If you’re reading this then I’m guessing that you’re at least somewhat interested in healthy living. Really, who wouldn’t be ‘interested in healthy living’ – I mean most of us want to feel good and make old bones, right? But taking an active interest in it as a lifestyle is a different thing – I certainly wasn’t interested in my 20s, when my health, despite what I put my body through, was a given and I was going to live forever anyway. Cigarettes, excessive booze, cocaine and food that I now wouldn’t touch with a bargepole were more my style back then – not that much of the food was actually digested, thanks to my rampant bulimia in those years, having overcome the anorexia of my early adolescence.
Those years are not something I’ve talked much about publicly, not through any wish to keep secrets, but – well, I don’t know why really. There’s certainly a level of discomfort in exposing myself, and I suppose I wasn’t sure how helpful it would be to share it; but actually, if you’re going through any of that stuff, then it might be of service to see that there is a light at the end of the tunnel. It’s 15 years since I last had a cigarette or induced vomiting, 11 since I touched drugs, and whilst I do still drink alcohol, I do so in moderation and love the energy that a hangover-free life brings with it.
All of which either makes me human; someone who’s seen the darkness and come out the other side (oh there’s more, but I’ll go into all of that in my forthcoming e-book called ‘Let It Go’); or a terrible person to be taking any sort of inspiration from and you can stop reading now. You choose.
Still with me? Cool.
It was getting horribly ill on the road that inspired me to make the first changes, back in 2002. My body went into a kind of protest shutdown one day, and it was all I could do to crawl to the bathroom. I recovered over the space of a few days of intense weakness and (involuntary) vomiting, and I knew that the time had come. Having been unable to smoke during the sickness, the first few days of cigarette-free life were already done, and so I carried on and never smoked again. I’d also been sufficiently shocked into recognising my body’s vulnerabilty, and never again hated myself enough to stick my fingers down my throat. I guess you could say I had a mini-awakening and developed a bit of compassion for the old girl.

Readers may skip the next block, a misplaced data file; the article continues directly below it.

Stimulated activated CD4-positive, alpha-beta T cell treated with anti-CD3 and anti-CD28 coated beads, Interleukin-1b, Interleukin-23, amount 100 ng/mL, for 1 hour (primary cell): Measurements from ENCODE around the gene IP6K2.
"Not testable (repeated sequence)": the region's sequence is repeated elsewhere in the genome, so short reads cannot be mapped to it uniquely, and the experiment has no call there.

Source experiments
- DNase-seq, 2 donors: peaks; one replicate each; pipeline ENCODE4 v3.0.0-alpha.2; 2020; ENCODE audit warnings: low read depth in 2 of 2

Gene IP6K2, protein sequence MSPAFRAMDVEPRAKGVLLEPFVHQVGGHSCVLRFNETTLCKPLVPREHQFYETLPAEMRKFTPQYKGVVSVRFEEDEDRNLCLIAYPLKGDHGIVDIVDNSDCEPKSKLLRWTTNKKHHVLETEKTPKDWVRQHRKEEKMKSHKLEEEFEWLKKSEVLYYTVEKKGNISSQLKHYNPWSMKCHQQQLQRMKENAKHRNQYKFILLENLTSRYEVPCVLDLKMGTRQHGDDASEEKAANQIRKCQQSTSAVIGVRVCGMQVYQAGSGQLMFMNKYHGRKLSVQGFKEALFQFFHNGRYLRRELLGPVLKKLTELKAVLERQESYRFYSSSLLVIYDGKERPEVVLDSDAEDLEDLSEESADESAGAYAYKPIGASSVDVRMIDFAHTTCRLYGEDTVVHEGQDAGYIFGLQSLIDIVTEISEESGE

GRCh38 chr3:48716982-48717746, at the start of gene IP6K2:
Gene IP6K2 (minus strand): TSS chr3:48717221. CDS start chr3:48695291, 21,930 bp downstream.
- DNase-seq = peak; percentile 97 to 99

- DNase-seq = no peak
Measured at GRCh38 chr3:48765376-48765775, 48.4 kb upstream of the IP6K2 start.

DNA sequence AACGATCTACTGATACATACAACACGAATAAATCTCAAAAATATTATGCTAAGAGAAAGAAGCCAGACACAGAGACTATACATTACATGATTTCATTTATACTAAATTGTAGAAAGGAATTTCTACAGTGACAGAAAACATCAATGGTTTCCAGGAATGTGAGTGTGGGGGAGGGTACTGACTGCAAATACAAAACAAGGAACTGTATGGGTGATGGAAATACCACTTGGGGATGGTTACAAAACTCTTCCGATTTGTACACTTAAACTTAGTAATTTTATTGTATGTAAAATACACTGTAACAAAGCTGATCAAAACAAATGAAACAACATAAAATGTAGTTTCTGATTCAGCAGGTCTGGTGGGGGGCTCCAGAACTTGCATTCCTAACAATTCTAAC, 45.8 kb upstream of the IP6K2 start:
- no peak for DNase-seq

I mean, I still drank the boys under the table, took recreational drugs, and any interest in actual healthy living was still a long way off… but it was a start. It took another couple of dramatic incidents for me to finally ditch the bad habits, and my interest in eating well developed as my respect for my body grew. When yoga entered my life a few years later and I finally sought professional help in confronting the demons that were behind all of the self-loathing that informed my previous lifestyle, the last pieces of the puzzle were on the table.
You probably don’t need me to say that it hasn’t all been plain sailing. But there’s one guiding principle that has really helped me through my shift into the joyfully healthy lifestyle that I now lead in my 40s, and it’s this question:
WHAT’S MY WHY?
When I want to eat crap instead of a dazzling rainbow of nutritious vegetables and fruits; when I can’t be arsed exercising; when I’m tempted by one more for the road; WHY am I going to make the better choice? The answers come back something like this:
– Eat crap? No. Why? Because my amazing body, with all her systems and organs, who gives me the means to live my life to the full, deserves the best nourishment I can give her. If, after I’ve eaten the stuff she needs, I still want crap, then I can make the conscious choice to have a reasonable quantity of good-crap; posh ice-cream, high quality chocolate, organic stinky cheese. But hoovering up piles of slag-crap isn’t happening in this body. She may not quite be a pristine temple, but she’s damn well not a mosh-pit any more.
– Can’t be arsed exercising? Yes actually, I can be arsed. Why? Because I love feeling strong and lithe and energetic and capable. Does Wonder Woman do ‘can’t be arsed’? I think we know the answer to that one, lady.
– One for the road? No. Why? Because I want to feel good when I wake up tomorrow, instead of wasting a precious day feeling sluggish and annoyed with myself and demolishing anything involving carbs and cheese and salt. And because I’m going to feel really proud of myself in about half an hour when I’m in bed with a cup of decaff tea. Tucked-up not fucked-up!
You see, ‘what’s my why?’ does away with the negativity of should-ing all over yourself. It gets you to the purpose of what you’re doing, and puts you in the driving seat of your life choices. It eliminates the need to rebel against your own good judgement and sabotage yourself. It opens the door to you becoming your own best friend.
And I reckon that’s got to be the best ‘why’ of all.